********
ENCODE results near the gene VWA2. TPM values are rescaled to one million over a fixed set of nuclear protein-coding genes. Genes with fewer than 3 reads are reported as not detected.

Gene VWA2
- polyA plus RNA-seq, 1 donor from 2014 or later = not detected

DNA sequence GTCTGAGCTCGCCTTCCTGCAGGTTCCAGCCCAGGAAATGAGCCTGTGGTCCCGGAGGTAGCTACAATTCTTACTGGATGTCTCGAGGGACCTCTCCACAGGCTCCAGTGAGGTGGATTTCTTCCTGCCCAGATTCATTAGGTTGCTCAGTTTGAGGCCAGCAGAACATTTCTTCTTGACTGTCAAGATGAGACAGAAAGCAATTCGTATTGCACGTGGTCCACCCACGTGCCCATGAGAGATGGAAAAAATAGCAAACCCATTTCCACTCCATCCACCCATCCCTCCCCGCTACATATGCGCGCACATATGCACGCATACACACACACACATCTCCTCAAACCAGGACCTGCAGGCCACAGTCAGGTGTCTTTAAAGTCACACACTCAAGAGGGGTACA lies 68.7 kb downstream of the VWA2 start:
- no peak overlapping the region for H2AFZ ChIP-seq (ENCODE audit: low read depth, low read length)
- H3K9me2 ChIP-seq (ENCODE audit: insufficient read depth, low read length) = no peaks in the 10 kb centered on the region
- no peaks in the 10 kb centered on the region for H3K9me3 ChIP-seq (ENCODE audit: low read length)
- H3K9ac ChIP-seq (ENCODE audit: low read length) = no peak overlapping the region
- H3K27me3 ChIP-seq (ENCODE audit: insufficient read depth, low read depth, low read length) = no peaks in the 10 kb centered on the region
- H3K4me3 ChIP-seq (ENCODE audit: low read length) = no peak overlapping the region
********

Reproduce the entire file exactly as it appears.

ENCODE results near the gene VWA2. TPM values are rescaled to one million over a fixed set of nuclear protein-coding genes. Genes with fewer than 3 reads are reported as not detected.

Gene VWA2
- polyA plus RNA-seq, 1 donor from 2014 or later = not detected

DNA sequence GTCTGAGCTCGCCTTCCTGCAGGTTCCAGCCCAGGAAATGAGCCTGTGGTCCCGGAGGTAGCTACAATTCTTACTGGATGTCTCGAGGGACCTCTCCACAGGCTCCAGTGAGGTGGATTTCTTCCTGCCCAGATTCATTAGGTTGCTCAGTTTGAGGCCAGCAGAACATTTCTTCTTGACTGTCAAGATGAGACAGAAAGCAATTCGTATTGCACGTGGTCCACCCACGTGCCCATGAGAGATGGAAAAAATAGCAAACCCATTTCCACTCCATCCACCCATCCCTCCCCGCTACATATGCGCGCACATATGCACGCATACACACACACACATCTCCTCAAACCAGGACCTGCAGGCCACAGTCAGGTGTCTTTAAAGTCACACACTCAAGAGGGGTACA lies 68.7 kb downstream of the VWA2 start:
- no peak overlapping the region for H2AFZ ChIP-seq (ENCODE audit: low read depth, low read length)
- H3K9me2 ChIP-seq (ENCODE audit: insufficient read depth, low read length) = no peaks in the 10 kb centered on the region
- no peaks in the 10 kb centered on the region for H3K9me3 ChIP-seq (ENCODE audit: low read length)
- H3K9ac ChIP-seq (ENCODE audit: low read length) = no peak overlapping the region
- H3K27me3 ChIP-seq (ENCODE audit: insufficient read depth, low read depth, low read length) = no peaks in the 10 kb centered on the region
- H3K4me3 ChIP-seq (ENCODE audit: low read length) = no peak overlapping the region